Tintagel Castle // Tintagel

Tintagel Castle
Tintagel Head

Clifftop ruins of castle which was allegedly the fortress used by King Arthur.

It is believed that Tintagel was an important trading post from late Roman times until the end of the 7th century. When Geoffrey of Monmouth wrote his history of King Arthur in the 12th century, the present Tintagel Castle would not have been there. So local legend may have been his only source of information about what had happened on this ancient headland stronghold. He tells that, towards the end of the Roman Occupation, the throne of Britain was offered to Constantine, who ruled for ten years and had three sons, one of whom was Uther. Although the children of Constantine were dispossessed, Uther Pendragon eventually reclaimed his rightful throne.

Tintagel was said to be the fortress of Gorlais, husband of the lovely Ygerna. The magician, Merlin, disguised Uther to look like Gorlais and tricked Ygerna into making love to him, resulting in the conception of King Arthur. Some scholars believe Tintagel was Camelot and other legends name the castle as one of King Mark’s strongholds, a place featuring in the tragic love story of Tristan and Isolde. There are certainly a number of legends indicating that there was a Cornish stronghold here, long before the construction of the Norman castle in the early 13th century.

The ruins of Tintagel castle today are those of the stronghold built around 1230 by Richard, Earl of Cornwall, son of the king. These ruins are now the property of the Duchy of Cornwall, successor to Earl Richard. The headland on which the ruins stand is surrounded by the sea on three sides and is sometimes described as an island. The remains of the 13th century castle are impressive, as much for their location as for the crumbling walls and steep stone steps.

It is believed that there may have been a castle built here by Earl Reginald around 1141. This Earl was the brother of Geoffrey of Monmouth’s patron, so maybe Tintagel was included in the history to win royal favour. However, most historians tend to believe that Geoffrey’s work predated the building of the earlier castle. Extensive excavations on Tintagel Island in the 1930s revealed Dark Age occupation there. More than twenty stone buildings were revealed along terraces on the eastern slopes of the promontory, and on the flat area around the Chapel of St Juliot.

A very large amount of 5th and 6th century Mediterranean pottery was found here, more than the total found in all other Dark Age sites in Britain. This included massive Tunisian oil jars, Carthaginian dishes, Aegean amphorae and Byzantine jars. The stone buildings have since been dated to the mediaeval period, but the chapel seems to have been rebuilt on earlier foundations.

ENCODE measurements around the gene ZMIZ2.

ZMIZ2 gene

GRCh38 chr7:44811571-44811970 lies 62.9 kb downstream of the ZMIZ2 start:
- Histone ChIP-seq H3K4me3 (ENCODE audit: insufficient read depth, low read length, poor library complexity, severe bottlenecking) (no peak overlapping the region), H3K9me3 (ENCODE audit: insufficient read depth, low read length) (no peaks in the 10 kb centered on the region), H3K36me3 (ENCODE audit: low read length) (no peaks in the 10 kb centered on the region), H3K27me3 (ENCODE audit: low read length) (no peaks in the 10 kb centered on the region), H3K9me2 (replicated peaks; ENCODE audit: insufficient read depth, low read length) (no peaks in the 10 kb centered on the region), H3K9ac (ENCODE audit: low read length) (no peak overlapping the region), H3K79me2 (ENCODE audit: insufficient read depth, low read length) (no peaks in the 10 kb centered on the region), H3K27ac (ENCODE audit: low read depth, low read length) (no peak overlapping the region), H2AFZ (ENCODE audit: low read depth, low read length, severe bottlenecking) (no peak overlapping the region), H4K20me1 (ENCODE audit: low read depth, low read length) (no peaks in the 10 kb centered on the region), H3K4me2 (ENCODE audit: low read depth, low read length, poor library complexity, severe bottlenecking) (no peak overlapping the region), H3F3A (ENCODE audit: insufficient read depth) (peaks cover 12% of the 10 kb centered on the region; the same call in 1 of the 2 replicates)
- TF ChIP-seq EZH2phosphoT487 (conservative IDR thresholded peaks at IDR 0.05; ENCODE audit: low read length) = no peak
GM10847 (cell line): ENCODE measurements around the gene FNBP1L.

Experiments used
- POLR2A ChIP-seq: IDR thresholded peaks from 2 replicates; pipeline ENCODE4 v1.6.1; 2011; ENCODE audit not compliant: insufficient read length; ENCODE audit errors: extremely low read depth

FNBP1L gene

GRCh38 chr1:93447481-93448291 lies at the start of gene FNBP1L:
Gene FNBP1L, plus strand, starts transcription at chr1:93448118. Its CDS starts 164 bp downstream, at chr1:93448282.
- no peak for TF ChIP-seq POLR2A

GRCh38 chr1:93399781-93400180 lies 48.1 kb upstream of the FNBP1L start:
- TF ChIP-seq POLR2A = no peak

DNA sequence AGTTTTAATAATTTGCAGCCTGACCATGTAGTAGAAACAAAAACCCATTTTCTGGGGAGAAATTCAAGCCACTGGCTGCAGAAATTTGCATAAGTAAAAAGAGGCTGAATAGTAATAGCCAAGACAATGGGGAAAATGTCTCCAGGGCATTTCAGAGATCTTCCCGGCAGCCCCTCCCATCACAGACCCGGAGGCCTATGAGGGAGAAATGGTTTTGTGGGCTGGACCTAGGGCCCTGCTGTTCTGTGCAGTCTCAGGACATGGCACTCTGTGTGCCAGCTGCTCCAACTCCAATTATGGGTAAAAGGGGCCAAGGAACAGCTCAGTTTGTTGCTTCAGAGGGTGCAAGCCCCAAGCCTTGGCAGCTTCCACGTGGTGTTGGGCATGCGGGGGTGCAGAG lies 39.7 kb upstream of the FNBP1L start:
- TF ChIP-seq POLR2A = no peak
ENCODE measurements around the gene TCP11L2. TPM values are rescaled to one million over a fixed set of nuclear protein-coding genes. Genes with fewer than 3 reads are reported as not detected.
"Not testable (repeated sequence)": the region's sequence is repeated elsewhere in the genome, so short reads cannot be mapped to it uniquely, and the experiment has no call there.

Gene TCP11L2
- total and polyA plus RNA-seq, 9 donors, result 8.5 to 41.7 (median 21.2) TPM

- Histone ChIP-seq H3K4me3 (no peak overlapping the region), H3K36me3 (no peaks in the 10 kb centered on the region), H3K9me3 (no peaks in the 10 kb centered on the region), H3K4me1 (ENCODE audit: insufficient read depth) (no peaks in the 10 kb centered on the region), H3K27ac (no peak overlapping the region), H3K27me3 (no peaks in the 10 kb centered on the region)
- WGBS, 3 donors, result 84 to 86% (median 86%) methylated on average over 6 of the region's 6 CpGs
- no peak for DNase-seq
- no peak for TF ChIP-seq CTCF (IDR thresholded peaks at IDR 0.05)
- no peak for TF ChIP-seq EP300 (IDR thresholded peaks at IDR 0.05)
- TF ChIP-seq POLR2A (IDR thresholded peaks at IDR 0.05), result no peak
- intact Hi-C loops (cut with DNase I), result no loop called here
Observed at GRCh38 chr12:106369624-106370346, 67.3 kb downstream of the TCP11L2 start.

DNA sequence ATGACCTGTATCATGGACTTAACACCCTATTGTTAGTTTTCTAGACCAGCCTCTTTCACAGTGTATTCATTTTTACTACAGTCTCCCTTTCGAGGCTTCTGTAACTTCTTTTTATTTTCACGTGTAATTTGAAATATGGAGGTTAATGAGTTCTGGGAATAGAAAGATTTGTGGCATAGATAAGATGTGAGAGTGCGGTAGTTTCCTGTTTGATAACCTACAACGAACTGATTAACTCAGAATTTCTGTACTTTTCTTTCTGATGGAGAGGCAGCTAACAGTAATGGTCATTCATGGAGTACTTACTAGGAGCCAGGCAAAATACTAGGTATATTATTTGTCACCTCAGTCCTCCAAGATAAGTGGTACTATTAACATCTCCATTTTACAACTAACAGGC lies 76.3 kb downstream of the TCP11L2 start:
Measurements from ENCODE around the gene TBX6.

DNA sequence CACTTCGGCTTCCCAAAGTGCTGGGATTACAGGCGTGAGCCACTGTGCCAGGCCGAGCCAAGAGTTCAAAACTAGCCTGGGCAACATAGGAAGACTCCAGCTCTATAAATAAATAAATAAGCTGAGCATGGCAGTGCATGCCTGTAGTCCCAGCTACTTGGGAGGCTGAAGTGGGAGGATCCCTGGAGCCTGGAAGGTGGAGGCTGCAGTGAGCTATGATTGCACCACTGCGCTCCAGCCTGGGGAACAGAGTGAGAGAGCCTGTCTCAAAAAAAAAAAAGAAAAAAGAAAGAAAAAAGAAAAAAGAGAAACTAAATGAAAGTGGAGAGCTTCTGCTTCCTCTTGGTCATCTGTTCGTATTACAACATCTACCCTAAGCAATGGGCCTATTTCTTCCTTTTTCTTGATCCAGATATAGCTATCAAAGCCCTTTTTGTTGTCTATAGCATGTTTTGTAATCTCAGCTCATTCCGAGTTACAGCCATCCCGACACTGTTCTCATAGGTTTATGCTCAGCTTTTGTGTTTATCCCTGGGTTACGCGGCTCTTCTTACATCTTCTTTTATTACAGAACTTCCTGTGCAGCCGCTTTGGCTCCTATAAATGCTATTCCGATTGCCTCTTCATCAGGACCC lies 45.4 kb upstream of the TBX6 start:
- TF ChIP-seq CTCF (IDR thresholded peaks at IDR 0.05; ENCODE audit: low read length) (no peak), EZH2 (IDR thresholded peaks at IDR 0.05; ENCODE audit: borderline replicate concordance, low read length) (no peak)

In 1985 a survey of the whole area revealed contours of many more buildings buried beneath the landscape, across the wide plateau. Keyhole excavations on the eastern terraces indicate that earlier buildings exist on a lower level to those discovered in the 1930s, some of which may have been turf. Although there have been suggestions of an early monastic settlement here, the name Tintagel means “Fort of the Constriction”, indicating a military stronghold.

The large amount of expensive pottery found, which had been imported from the Eastern Mediterranean suggest that the stronghold was controlled by an important chief. So perhaps this was Gorlais, the Duke of Cornwall, or even King Mark… perhaps they both lived here at Tintagel in the Dark Ages.

Whatever the truth surrounding these legends, Tintagel was certainly a significant site, trading with merchants from Roman and the Mediterranean. It is impossible to tell if King Arthur was born here but archaeological evidence makes Tintagel a plausible site. It certainly appears to have been a royal citadel at the time at which Arthur is said to have reigned.

In 1998 a 6th century slab was uncovered at Tintagel, bearing the inscription “Pater coli avi fecit Artognov”, meaning “Artognou, father of a descendant of Coll, has had this built". The name, Artognou, was probably pronounced Arthnou. Apparently, Arth was a Dark Age prefix added to the name of a ruler. This merely confirms there was a wealthy person here in the 6th century with a name like Arthur. It does not prove King Arthur lived at Tintagel, but it was a rather tantalising find.

Naturally, Tintagel Castle today makes the most of the Arthurian connection. “Searching for King Arthur” is an audio visual tour introducing visitors to the castle, its history and, of course, the legends. During the summer there is also a special introductory talk at the Tintagel Castle Information Centre.

There is a newly refurbished shop on site and various other visitor facilities, including toilets. Across the road is a café. The castle is open every day throughout the year apart from 24 to 26 December and 1 January. It is situated on Tintagel Head, half a mile along an uneven track from the village. The nearest parking is in Tintagel village and there is a climb up at least 100 steep steps to reach the castle. Between April and September, a Land Rover service takes disabled people to the exhibition and shop. There is no need to book this service, unless it is for a large group.

Many of the surfaces are uneven and the site is a natural Cornish headland, including several cliffs. Due to the nature of the site, visually impaired visitors should have assistance. The walk from the church of St Materiana along the coastal footpath to Tintagel Castle is a lovely experience. The special path is suitable for wheelchairs alike and takes the visitor as far as the Inner Walls of the castle.

Nearby Castle Beach is one of the safest bathing beaches in Cornwall. Merlin’s Cave can be seen at the beach. All around the beach and castle is some of the most breath taking scenery to be found anywhere.